The evidence of the end of the Cold War around 1990 was clearer than evidence of its beginning had been around, say, 1947.  By “Cold War” we mean the conflict between the United States and the Soviet Union—not that between the United States and China, which was the outcome of civil war in the latter country.  In or about 1949-50 China became communist, and so she still claims to be, while Russia is communist no longer.  During the Cold War the United States involved herself in many marginal conflicts—in Korea, Vietnam, Cuba, the Middle East—mostly because of communism.  Yet it was not international communism that led to the Russo-American Cold War; it was the division of Europe, the prime consequence of World War II.  In 1945, Germany and Central Europe were subdued and divided.  It took some time for the American government and for the American people to recognize what that division meant: that the Russian conquest and occupation of most of the eastern half of Europe would be absolute and unconditional, including the imposition of communist regimes on its states.  That had little or nothing to do with “International Communism,” and everything to do with what Stalin and successive Russian leaders considered to be the security of their Soviet Union.  Something like an “iron curtain” now separated most of Eastern Europe (and East Germany, and East Berlin) from the West.  Soon, the United States and the Soviet Union had built enormous armaments, including thousands of atomic bombs.  But for more than 40 years these two superpowers did not come close to going to war against each other.  Hence the “Cold War” was (and remains) an accurate term.

The Soviet Union and communism were always weaker and more brittle than their opponents, including most Americans, thought.  Evidences of this appeared here and there, and after about 1980 they began to accumulate.  This was yet another example of an historical tendency, by which popular disaffections occur not when the power and terror of a regime are strongest, but when they begin to weaken.  New leaders may then arise, some of them reformers.  That was the case in Russia, where Mikhail Gorbachev rose to power in 1985.  Gorbachev put an end to communism in the Soviet Union, and—more importantly—to the Cold War, and in 1991 he was forced to stand down.  A quarter-century later the present rulers of Russia condemn him as a near-traitor.  For us (and for much of the world) our due to him is enduring respect, and perhaps even admiration.

Purchase The End of the Cold War: 1985-1991 by Robert Service here

Gorbachev’s American counterpart (more precisely, corespondent) was Ronald Reagan, a convinced anticommunist and a complete American nationalist, elected and respected by a majority of the American people.  In spite of all that, he chose to respond to Gorbachev.  The two men talked by telephone; they met; they gave and took; they compromised on occasion.  It was not only that they came to like each other; there was something like an unprecedented sense of trust in the air between Reagan and Gorbachev, and also between the advisors each of them had chosen.  Gorbachev went so far as to propose the elimination of all nuclear weapons in the American and Russian arsenals.  Reagan did not go that far, but he and his successor George H.W. Bush concluded that the Cold War—the dreadful confrontation of America and Russia—was over.  Much more important than reductions in armaments was the ending of the division of Europe.  By 1996 the former satrapies of Russia had achieved and declared their independence—Poland, Hungary, Czechoslovakia, Rumania, Bulgaria, and very soon the three small Baltic republics, too, and even before the end of 1989 the division of Germany and of Berlin was gone.  So was the Union of Soviet Socialist Republics, the official name of the once-communist empire, and its red flag, as Russia reverted to Russia again, and to her flag.  Gorbachev, having ended the division of Europe and the Cold War and dismantled Russia’s empire in Eastern Europe, retreated into obscurity.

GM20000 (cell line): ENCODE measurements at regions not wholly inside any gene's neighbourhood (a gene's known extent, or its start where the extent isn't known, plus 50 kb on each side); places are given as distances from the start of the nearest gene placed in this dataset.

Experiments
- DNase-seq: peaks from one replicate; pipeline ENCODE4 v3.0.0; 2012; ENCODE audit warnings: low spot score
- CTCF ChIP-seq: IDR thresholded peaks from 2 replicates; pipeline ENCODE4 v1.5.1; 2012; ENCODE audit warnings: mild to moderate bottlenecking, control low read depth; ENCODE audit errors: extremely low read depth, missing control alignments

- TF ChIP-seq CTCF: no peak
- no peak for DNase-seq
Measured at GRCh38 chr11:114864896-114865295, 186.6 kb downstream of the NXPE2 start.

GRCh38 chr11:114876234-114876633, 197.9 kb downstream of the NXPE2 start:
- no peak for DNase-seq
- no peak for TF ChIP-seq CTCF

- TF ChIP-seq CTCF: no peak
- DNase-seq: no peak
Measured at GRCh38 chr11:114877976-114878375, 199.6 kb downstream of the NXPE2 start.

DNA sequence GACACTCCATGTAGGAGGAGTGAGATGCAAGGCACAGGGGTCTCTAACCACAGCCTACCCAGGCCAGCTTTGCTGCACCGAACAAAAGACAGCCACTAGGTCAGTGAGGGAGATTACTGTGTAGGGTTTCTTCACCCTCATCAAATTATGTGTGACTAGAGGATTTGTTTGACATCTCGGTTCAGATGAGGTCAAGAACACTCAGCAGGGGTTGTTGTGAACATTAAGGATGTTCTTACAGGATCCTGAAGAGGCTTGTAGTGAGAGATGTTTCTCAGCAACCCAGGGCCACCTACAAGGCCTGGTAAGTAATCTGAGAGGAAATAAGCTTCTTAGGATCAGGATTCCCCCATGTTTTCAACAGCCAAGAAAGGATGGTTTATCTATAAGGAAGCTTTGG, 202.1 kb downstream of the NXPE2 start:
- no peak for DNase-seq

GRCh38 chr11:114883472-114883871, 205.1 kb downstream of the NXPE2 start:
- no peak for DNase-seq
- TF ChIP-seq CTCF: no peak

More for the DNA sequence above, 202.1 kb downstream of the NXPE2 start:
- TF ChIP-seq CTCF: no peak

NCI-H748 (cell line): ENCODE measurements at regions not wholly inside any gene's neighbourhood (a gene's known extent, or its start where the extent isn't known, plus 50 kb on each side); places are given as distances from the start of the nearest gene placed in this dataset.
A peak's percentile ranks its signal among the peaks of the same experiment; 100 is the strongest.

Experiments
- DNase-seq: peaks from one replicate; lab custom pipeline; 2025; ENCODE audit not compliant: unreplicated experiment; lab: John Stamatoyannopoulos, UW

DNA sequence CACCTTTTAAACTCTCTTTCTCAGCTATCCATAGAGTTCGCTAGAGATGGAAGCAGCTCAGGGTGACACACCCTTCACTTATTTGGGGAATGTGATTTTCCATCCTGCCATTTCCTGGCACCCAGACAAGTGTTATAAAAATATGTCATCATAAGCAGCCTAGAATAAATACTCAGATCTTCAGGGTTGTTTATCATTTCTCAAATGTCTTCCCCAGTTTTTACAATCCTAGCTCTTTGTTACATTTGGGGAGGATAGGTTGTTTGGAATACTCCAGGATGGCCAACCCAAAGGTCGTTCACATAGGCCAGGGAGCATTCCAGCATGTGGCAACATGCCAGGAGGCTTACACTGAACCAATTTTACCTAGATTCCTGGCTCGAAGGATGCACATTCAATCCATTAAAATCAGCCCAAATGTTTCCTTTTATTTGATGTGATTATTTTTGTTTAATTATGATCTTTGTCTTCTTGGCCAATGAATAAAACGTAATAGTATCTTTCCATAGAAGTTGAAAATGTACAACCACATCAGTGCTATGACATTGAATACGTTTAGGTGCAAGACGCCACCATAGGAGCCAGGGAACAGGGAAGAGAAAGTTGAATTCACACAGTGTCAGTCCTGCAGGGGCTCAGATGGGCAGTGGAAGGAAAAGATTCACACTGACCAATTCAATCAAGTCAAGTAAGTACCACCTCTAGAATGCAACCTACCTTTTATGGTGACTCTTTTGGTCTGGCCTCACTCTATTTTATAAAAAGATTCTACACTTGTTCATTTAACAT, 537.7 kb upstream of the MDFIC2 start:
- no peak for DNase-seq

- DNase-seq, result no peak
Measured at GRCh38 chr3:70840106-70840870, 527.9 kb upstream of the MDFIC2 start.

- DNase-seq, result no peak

All of this is an enormously important chapter in the history of Russia, and of the United States and of Europe as well.  We have now the first substantial account of these events: a book of 643 pages summing up hardly more than the five years 1985-91.  Robert Service, an accomplished historian and specialist in contemporary Russian affairs, knows Russian history well and had access to many private papers and memoirs both Russian and American, and to some Russian archives.  Of course, the difficulties and the complexities of the subject are such that only future histories of those crucial years can address satisfactorily.  What we know about Russia and of her people then as well as now is far from sufficient.

Purchase The End of the Cold War: 1985-1991 by Robert Service here

I have only two considerable disagreements with Service’s important book.  One is his unbridled admiration for Ronald Reagan and Reagan’s role in moving the Cold War to its end.  (Yet to this caveat I must add that his depiction and treatment of Reagan merit considerable attention by future historians.)  The other is Service’s statement that the American people and most of their spokesmen greeted Russia’s retreat from the Cold War as an American triumph.  This was not so.  I myself was heartened and impressed by the absence of jubilation and self-congratulation here in 1989-90, and also in the years before and after.  Russia lost the Cold War, but had America won it?  Yes, rather than no; and to state that should be enough.  The United States is the greatest power in the world—and so she was even during the worst years of the Cold War.  Putin—Gorbachev’s bitter critic and foe—knows that.  But will the age-old Russian sense of inferiority lead him into a new Cold War?  I don’t think so.

[The End of the Cold War: 1985-1991, by Robert Service (New York, NY: PublicAffairs) 643 pp., $35.00